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Why not EM for NHSC?

Discussion in 'Emergency Medicine' started by bla_3x, Apr 18, 2007.

  1. bla_3x

    bla_3x Grip it and rip it! 7+ Year Member

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    Just a thought. I mean I know it is not primary care, but seems that it would be enough of a benefit to get boarded EPs to these areas too.
    Is there just not a real shortage of EPs in these areas? Anyone know?
     
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  3. docB

    docB Chronically painful Physician Moderator Emeritus Lifetime Donor Classifieds Approved 10+ Year Member

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    Nhsc?
     
  4. Apollyon

    Apollyon Screw the GST Physician Lifetime Donor Classifieds Approved 10+ Year Member

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    National Health Service Corps.
     
  5. EM2BE

    EM2BE Elf 7+ Year Member

    Another note is that it matters where you are on whether EM is considered primary care. I'm sure you are right about NHSC, but if you don't do that, it changes by states.
     
  6. AmoryBlaine

    AmoryBlaine the last tycoon 7+ Year Member

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    That's why. You could make the argument that it would be a benefit to get any specialty out to the hinterlands.
     
  7. bla_3x

    bla_3x Grip it and rip it! 7+ Year Member

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    Yes but they do take psych. By no means primary care, but likely in great shortage. I guess that EPs aren't as needed psych docs. My thought is even though EM is not primary care, it is just as vital to the community to have good, board certified EPs in a rural/underserved area.
     
  8. Mary Jane Watson

    Mary Jane Watson Senior Member 7+ Year Member

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    I'm from 'Bama and they are DYING for board certified EM docs and are willing to pay premium for you. I plan to practice there when I'm done. Two groups wanted to interview me at ACEP. As an intern. They are offering something around 300K first year out. We have been trying to get EM and OB added to the list of specialties included in this in Alabama to no avail yet. Hopefully this will be coming.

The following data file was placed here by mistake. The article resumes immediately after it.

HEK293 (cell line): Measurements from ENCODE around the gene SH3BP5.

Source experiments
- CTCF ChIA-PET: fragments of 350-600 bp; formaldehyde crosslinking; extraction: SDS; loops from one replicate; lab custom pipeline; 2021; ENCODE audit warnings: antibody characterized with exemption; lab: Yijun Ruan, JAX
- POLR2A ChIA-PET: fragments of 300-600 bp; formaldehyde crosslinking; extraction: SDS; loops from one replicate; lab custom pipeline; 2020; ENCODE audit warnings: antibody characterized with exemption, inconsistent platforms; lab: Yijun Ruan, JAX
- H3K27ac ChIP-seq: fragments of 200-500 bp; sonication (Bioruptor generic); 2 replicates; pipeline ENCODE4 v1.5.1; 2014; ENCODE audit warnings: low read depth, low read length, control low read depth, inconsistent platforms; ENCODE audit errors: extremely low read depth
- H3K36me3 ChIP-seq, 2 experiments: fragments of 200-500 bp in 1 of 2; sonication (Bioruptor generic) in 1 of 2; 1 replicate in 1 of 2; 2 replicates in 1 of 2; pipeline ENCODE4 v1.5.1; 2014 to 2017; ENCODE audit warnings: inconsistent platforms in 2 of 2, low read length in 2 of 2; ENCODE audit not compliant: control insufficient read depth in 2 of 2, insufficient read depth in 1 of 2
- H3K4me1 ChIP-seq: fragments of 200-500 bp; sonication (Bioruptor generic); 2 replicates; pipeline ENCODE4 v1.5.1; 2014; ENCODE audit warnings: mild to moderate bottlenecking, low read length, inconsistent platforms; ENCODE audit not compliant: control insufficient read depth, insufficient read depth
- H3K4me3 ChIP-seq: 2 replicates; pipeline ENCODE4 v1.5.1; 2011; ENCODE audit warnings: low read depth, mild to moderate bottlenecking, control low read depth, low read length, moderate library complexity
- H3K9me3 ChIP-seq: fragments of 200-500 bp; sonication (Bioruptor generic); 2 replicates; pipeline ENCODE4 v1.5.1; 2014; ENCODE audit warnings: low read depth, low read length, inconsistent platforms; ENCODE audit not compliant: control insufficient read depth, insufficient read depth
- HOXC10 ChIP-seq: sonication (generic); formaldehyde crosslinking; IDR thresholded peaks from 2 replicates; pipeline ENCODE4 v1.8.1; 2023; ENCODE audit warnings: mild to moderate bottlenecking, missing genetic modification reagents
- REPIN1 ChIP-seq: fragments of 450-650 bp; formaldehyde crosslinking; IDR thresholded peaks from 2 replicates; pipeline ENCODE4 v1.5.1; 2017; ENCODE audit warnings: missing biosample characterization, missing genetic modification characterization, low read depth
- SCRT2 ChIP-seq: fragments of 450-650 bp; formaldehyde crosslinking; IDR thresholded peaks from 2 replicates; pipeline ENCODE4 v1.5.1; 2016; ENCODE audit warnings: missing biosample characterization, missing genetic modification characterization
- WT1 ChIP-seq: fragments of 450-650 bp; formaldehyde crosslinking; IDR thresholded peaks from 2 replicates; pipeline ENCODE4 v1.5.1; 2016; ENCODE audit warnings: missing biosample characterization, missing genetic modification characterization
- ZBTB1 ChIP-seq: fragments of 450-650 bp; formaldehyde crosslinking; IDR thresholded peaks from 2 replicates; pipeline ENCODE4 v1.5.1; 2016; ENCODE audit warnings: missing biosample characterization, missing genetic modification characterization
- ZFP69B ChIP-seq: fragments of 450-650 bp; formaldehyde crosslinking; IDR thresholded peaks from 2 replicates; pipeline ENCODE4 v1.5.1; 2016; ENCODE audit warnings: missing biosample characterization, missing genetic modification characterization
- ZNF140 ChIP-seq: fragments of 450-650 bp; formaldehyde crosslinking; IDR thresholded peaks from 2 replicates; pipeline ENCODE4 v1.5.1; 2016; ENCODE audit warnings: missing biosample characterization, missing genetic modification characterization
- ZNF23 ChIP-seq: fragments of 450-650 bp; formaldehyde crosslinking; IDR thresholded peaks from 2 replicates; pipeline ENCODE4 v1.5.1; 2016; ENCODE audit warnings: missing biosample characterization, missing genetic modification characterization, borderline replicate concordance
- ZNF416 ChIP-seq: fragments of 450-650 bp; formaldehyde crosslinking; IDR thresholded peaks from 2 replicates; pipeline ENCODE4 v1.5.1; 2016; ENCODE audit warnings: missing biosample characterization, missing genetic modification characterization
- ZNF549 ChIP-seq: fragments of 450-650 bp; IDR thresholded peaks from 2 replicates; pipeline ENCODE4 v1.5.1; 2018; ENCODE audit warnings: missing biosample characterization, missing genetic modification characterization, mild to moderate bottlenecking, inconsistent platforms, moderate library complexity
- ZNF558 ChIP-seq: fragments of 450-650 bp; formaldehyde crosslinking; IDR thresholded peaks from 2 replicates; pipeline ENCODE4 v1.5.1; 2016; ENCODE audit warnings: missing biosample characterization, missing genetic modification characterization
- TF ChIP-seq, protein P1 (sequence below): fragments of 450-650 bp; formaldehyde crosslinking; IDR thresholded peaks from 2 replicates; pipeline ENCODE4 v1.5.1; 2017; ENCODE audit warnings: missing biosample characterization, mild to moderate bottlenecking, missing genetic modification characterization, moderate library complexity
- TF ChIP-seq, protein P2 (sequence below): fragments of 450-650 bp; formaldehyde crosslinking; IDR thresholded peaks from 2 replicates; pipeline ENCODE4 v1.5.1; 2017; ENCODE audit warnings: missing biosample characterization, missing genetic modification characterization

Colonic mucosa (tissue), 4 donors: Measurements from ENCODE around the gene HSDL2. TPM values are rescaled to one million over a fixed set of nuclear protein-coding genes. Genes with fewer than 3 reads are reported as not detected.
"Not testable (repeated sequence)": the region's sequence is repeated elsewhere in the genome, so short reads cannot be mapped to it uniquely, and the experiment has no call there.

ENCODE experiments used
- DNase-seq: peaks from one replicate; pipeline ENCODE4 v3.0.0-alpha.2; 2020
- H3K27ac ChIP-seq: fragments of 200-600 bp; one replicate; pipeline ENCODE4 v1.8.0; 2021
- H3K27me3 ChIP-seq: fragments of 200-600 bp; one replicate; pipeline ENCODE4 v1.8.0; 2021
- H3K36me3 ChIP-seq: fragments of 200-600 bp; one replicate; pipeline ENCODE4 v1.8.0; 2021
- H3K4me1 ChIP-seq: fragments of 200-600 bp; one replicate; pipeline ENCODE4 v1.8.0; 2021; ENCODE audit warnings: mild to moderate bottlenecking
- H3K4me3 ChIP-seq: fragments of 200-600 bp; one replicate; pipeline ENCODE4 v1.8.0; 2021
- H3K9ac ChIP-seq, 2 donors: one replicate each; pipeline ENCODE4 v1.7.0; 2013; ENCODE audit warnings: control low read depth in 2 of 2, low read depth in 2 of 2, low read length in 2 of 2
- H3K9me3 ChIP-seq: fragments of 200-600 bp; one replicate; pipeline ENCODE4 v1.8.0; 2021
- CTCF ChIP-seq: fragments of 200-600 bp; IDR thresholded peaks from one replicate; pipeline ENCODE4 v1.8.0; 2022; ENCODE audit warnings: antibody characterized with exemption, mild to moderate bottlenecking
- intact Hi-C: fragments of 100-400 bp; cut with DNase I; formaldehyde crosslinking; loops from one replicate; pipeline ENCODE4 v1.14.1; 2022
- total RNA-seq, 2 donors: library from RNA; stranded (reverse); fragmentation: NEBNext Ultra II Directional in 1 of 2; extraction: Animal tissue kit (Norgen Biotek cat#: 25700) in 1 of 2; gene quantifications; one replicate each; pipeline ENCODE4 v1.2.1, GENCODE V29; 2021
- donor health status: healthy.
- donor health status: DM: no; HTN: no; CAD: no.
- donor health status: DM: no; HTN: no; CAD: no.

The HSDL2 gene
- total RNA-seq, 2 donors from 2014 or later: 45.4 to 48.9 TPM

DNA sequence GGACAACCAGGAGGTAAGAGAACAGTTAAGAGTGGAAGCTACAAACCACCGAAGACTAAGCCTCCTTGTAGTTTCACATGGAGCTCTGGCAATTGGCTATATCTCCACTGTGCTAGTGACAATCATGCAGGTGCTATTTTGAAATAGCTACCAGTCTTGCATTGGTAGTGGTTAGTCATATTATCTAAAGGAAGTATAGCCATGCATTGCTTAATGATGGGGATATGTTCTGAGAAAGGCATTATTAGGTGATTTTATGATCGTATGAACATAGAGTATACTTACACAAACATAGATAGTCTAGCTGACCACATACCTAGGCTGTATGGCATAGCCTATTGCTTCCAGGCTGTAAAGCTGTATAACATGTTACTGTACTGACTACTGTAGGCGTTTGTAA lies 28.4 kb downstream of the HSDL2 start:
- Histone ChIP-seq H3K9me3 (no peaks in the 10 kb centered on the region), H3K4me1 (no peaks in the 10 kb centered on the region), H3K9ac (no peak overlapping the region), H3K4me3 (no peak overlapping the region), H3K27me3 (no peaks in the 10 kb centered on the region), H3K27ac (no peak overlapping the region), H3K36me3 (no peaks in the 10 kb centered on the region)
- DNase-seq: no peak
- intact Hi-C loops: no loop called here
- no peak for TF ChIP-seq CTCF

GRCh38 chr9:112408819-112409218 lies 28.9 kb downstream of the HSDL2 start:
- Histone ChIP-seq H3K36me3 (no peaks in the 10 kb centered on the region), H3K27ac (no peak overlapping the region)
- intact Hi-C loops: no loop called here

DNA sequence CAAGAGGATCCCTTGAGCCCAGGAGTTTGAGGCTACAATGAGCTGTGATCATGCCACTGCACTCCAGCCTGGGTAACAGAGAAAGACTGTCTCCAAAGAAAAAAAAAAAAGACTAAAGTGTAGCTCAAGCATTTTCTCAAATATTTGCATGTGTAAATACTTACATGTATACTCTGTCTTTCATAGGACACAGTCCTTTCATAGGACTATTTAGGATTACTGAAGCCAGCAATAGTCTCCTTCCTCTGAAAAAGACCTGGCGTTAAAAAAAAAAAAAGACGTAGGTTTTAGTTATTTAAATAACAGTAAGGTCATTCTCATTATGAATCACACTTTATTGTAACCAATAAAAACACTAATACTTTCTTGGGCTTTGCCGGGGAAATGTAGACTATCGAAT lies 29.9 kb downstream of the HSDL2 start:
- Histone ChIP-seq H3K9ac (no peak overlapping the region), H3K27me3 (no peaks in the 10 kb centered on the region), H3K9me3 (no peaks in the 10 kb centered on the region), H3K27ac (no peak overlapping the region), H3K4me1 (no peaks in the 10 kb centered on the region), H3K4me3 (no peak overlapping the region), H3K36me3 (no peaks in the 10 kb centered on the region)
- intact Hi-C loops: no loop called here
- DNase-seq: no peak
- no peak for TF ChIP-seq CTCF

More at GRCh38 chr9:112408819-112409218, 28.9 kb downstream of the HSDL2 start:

9. Dr.McNinja

    Dr.McNinja Nobel War Prize Winner Moderator Physician Faculty 10+ Year Member

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    Lots of states won't take psych, Kentucky for 1. They want FM, IM, Peds, and OB/GYN. From my standpoint, I can see why they don't want EM for ordinary clinic, because even with my extra year, I won't be the person to manage someone's BP (nor would I want to). On the other hand, I think that it would work great for urgent care clinics, and I'm sure they need a lot of those.
     
  10. AmoryBlaine

    AmoryBlaine the last tycoon 7+ Year Member

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    Most definitely a good point. Heck they accept Ob/Gyn and I find it a bit strange to call a physician with such extensive surgical skills a "primary care physician."
     
  11. bla_3x

    bla_3x Grip it and rip it! 7+ Year Member

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    Even without being in the "clinic" setting, EDs serve a great deal of concerns to a segment of the population that have few other alternatives.

    I know this is a part of EM that a lot of my peers don't like, but why not recognize the "total" contribution EDs make and let willing EPs serve with the program?

    On the same token above, would you want your OBGyn to work you up for an emergent non gyn condition? --nothing at all against OBs
     

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